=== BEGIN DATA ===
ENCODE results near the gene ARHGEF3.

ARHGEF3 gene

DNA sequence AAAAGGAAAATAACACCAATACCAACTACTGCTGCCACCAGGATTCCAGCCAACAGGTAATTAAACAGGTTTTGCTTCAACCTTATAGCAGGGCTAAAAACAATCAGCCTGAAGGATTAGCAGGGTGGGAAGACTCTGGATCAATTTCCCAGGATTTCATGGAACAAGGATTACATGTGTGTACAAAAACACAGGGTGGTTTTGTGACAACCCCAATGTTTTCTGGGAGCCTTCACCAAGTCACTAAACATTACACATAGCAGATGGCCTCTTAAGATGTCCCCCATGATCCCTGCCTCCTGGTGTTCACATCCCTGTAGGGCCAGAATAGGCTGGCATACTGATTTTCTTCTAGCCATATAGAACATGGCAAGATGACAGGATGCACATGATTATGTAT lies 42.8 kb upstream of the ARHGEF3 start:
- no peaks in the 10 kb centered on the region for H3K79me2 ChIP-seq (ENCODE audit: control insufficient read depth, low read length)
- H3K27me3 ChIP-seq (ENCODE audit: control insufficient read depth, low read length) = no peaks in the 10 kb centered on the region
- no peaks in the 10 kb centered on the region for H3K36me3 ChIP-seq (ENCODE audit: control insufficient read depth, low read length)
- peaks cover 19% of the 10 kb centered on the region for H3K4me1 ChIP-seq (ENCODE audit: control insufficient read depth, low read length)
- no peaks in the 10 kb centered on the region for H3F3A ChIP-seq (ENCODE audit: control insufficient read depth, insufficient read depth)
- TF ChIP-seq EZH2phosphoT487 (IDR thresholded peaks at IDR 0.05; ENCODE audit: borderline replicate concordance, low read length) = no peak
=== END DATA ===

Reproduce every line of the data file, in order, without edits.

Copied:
ENCODE results near the gene ARHGEF3.

ARHGEF3 gene

DNA sequence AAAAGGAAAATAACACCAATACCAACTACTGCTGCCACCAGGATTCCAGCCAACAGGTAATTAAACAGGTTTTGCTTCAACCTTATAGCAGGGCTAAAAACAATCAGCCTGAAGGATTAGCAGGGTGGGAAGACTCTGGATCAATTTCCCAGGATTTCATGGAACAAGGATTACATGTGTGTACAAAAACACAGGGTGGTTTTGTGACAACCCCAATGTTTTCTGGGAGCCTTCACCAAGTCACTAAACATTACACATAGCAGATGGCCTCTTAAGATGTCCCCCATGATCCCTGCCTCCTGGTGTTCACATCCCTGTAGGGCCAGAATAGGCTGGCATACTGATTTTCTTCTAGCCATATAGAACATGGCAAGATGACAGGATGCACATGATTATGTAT lies 42.8 kb upstream of the ARHGEF3 start:
- no peaks in the 10 kb centered on the region for H3K79me2 ChIP-seq (ENCODE audit: control insufficient read depth, low read length)
- H3K27me3 ChIP-seq (ENCODE audit: control insufficient read depth, low read length) = no peaks in the 10 kb centered on the region
- no peaks in the 10 kb centered on the region for H3K36me3 ChIP-seq (ENCODE audit: control insufficient read depth, low read length)
- peaks cover 19% of the 10 kb centered on the region for H3K4me1 ChIP-seq (ENCODE audit: control insufficient read depth, low read length)
- no peaks in the 10 kb centered on the region for H3F3A ChIP-seq (ENCODE audit: control insufficient read depth, insufficient read depth)
- TF ChIP-seq EZH2phosphoT487 (IDR thresholded peaks at IDR 0.05; ENCODE audit: borderline replicate concordance, low read length) = no peak